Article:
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We’re Transitioning from Homeschool to Public School

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We’re transitioning from homeschool to public school this year. We’ve done a mix of home and public schooling over the years, but I’ve never had all four of my children gone at the same time, and for the last two years, they have all been at home with me. But after a lot of thought and discussion, we really did it. We sent all four kids off to public school this year. *pinch me!!Back to School 2016-2017

Transitioning from Homeschool to Public School

Sending homeschooled kids off to public school can be really scary for homeschooling moms {at least it was for me}. There are so many questions and fears … some of them related to the kids, but some also related to me.

What if they don’t like it? What if they DO like it?

What if they are “behind” academically?

What if the teachers judge me for the way I homeschooled?

What if there are bullies?

Am I being selfish for wanting some me time?

Why couldn’t we make it work at home?

I homeschooled initially because I have different philosophical and educational ideas about school and learning. I’m afraid our current system pushes kids too fast, too soon and emphasizes testing too much. I wanted my kids to have time to be kids. To play in the dirt, create art, explore music, play creatively, and learn on their own. I wanted to be able to travel and learn on the road – to have control of our time.

But the truth is, I’m tired. Tired of the fighting. Of the arguing, of the yelling. Of all the noise. I had this idea of a perfect homeschool with motivated kids who wanted to learn and could work on their own. But, that wasn’t our reality. In an ideal world it would have been, and we’d still be homeschooling. But it didn’t happen that way.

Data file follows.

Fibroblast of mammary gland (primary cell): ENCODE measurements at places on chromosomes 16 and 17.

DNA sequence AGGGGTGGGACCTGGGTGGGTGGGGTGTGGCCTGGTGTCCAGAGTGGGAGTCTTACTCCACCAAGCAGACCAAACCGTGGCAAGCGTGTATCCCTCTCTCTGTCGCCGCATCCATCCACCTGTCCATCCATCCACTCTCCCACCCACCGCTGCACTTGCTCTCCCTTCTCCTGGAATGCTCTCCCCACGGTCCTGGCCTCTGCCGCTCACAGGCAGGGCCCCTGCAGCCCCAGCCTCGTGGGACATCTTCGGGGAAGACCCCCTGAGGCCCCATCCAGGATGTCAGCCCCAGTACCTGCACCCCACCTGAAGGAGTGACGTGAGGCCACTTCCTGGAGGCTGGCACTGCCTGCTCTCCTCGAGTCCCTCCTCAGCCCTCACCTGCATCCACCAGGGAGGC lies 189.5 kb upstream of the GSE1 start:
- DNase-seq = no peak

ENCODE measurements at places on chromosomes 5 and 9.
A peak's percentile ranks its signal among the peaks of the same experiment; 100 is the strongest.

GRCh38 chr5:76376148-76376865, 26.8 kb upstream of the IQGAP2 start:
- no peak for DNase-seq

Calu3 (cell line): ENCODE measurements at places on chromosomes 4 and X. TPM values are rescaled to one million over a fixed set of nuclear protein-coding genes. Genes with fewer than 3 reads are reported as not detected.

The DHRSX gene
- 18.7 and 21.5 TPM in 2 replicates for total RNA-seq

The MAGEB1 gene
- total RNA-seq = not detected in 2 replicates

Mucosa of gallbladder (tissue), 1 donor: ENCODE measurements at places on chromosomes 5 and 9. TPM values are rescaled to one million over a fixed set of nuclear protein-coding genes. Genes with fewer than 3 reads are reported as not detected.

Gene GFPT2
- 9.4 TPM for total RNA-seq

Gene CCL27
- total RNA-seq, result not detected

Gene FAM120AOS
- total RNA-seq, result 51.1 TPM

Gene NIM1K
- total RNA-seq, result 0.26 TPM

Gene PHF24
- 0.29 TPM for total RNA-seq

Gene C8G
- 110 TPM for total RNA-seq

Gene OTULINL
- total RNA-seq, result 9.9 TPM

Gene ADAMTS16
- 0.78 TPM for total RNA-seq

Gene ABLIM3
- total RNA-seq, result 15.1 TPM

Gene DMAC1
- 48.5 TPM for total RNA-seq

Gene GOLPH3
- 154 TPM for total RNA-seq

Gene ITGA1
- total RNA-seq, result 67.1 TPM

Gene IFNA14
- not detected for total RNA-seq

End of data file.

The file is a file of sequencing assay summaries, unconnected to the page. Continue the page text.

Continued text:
I just need a break this year to focus on grownup things {like blogging, ha!} because I just can’t do it all. And someone needs to look after their education a little bit more than I have been. I also think they might work harder for someone else. They’ve been really fighting me a lot even though I didn’t push them that hard academically.

That means, I sent a first grader who’s not really reading when the others in her class are. I didn’t push reading on her last year when she was five. I wanted her to play creatively. My oldest child learned to read on her own around 6 and is a voracious reader. My son had a much slower start with reading and caught up around 8. And my third grader is reading, but not like her older sister was at her age. I really think kids will learn to read when they’re ready and pushing them too soon just isn’t a great idea.

I can focus on what my kids can’t do and blame myself and my shortcomings as a homeschool teacher, because I’m really good at blaming myself. But, I’m trying to focus on what they can do instead:

They can talk to and interact with people of all ages.

They can play piano and are way ahead in band and music.

They can create art like nobody’s business.

They are kind and caring {to people outside our family anyway}.

They can have intelligent conversations and think critically.

They’ve traveled well beyond Iowa and have seen many historically important places.

That’s something, right?!

We're Transitioning from Homeschool to Public School

All four kids just finished the first week of school, and so far so good. The girls are having fun and enjoying their days.  The teachers seem nice and concerned about the kids’ education and well being. The 7th grader is pushing herself physically by running cross country and her coach is really great.